The largest U.S. tech companies, including Apple, Google, Facebook and Microsoft, have joined civil rights organizations in urging President Obama not to support any legislation that would give law enforcement access to consumers’ communications.
“Today’s actions will put $120 million back into the pockets of harmed consumers and require these companies to improve their billing practices going forward.”
Apparently, Comcast is fully aware of its miserable reputation for customer service, so the cable giant says it is planning to transform itself into a consumer-friendly organization.
Robinhood the app is getting money from willing rich investors to allow mostly young or first-time investors to buy and sell stocks without the usual burden of fees, which can run between $7 and $10 per trade.
The Internet hasn’t taken over cable television just yet, but the evolution is picking up pace as more streaming services are offering a range of programming at reasonable monthly costs.
The most anticipated boxing fight in years was riddled with delays because of unprecedented pay-per-view demand, inexplicably catching the nation’s cable and satellite systems off guard.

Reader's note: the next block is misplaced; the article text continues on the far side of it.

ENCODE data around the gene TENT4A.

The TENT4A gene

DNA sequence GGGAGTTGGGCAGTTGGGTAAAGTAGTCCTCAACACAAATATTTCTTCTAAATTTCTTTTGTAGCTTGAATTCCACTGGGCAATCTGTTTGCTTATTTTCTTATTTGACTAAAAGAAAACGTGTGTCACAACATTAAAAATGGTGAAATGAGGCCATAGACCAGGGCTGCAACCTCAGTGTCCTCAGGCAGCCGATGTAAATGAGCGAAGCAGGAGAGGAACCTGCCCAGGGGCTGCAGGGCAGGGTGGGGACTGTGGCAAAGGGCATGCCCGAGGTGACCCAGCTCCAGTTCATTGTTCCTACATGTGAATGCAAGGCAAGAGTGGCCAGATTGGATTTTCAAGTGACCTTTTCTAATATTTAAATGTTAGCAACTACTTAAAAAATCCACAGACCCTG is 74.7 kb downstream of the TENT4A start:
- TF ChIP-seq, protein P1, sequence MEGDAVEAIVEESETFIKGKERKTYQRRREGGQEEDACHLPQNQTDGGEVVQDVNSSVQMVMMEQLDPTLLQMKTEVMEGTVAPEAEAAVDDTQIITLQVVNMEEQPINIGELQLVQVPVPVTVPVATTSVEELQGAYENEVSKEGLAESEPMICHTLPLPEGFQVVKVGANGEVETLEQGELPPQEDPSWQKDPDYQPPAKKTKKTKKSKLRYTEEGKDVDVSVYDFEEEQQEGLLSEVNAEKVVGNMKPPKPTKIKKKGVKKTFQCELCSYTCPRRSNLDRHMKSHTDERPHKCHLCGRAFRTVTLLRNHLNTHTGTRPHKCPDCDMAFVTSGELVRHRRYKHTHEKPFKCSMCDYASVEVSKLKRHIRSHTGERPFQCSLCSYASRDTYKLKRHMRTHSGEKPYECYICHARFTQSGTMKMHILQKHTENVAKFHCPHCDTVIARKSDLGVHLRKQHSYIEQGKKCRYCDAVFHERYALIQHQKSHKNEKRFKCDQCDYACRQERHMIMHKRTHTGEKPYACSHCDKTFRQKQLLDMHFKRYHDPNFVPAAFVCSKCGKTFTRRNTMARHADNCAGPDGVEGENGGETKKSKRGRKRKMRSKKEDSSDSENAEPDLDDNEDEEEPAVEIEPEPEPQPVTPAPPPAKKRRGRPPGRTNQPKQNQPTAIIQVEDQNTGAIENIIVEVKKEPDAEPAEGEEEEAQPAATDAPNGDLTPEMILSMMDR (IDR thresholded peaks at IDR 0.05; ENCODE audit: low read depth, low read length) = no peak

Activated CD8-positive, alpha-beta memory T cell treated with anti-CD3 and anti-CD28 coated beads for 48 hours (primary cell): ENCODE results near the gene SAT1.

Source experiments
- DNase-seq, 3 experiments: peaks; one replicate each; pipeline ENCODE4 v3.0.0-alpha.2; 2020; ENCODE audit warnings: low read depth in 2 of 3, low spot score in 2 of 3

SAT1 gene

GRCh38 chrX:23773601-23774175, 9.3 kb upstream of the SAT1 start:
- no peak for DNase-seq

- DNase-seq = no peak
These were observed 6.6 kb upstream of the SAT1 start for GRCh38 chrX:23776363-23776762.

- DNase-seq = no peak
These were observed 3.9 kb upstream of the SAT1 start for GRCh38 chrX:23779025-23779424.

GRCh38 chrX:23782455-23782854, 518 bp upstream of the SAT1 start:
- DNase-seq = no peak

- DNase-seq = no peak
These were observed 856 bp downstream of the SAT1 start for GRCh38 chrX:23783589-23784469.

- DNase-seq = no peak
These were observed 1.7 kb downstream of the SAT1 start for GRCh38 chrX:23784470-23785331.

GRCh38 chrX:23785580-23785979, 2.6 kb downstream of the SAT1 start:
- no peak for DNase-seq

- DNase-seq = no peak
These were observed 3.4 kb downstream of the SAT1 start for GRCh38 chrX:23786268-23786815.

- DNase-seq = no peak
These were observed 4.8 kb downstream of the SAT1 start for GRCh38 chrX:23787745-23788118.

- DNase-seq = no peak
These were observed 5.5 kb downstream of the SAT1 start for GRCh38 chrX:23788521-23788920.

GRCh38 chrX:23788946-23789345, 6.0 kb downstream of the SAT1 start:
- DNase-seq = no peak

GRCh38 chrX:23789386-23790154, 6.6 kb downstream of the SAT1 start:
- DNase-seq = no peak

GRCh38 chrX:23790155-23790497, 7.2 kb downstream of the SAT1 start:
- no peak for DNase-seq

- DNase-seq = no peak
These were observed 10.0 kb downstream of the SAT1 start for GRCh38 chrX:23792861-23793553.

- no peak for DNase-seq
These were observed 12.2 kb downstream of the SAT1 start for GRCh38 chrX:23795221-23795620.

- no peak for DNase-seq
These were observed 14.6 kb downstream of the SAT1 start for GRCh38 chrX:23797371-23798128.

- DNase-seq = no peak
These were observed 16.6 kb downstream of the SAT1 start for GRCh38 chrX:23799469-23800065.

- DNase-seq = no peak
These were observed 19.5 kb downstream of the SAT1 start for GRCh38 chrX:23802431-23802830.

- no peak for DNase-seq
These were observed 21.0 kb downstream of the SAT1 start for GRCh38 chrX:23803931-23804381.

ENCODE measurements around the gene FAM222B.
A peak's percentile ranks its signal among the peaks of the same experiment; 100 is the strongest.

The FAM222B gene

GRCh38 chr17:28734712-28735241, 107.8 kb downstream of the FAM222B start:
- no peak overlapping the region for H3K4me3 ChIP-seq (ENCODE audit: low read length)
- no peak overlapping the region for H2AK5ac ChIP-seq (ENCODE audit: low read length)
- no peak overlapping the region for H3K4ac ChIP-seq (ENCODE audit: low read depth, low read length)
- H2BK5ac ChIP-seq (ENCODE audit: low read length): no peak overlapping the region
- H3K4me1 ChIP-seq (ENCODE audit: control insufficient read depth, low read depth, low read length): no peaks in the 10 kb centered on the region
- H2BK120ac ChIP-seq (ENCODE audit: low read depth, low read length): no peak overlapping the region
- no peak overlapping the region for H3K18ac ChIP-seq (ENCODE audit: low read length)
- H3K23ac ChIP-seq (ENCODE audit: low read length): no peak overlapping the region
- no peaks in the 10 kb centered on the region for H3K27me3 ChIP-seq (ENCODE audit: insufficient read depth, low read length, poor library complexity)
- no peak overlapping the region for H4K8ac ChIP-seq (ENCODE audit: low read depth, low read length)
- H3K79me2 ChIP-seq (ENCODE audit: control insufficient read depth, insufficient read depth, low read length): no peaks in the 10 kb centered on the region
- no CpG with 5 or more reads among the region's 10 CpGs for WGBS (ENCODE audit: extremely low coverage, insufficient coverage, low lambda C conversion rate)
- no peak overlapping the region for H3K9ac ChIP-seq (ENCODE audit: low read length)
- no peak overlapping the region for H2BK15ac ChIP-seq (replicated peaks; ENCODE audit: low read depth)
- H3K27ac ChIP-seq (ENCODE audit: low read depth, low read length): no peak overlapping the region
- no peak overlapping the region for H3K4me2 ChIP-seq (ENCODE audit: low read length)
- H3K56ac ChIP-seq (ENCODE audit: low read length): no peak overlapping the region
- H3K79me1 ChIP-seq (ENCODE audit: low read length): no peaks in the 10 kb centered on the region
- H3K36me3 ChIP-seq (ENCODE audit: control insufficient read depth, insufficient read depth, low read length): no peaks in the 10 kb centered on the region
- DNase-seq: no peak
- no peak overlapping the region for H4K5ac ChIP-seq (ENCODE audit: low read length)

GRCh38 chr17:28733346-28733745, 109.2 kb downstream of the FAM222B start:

A Chicago judge has dismissed the suit filed by United Airlines iagainst 22-year-old Aktarer Zaman, who launched Skiplagged.com to help people get the cheapest air fare to big-city stopovers.
The Powerwall increases the energy-storage capacity for a house with solar panels, but can also be used during power outages instead of messier, louder and gas-reliant generators.
Best Buy was a big promoter of the not-yet-released CurrentC, a competing mobile payment service supported by Walmart, 7-Eleven, CVS drug stores and other big retailers.
But 70 percent of U.S. renters still pay by check, a statistic that is motivation enough to sprout an e-payments industry sector for landlords and tenants.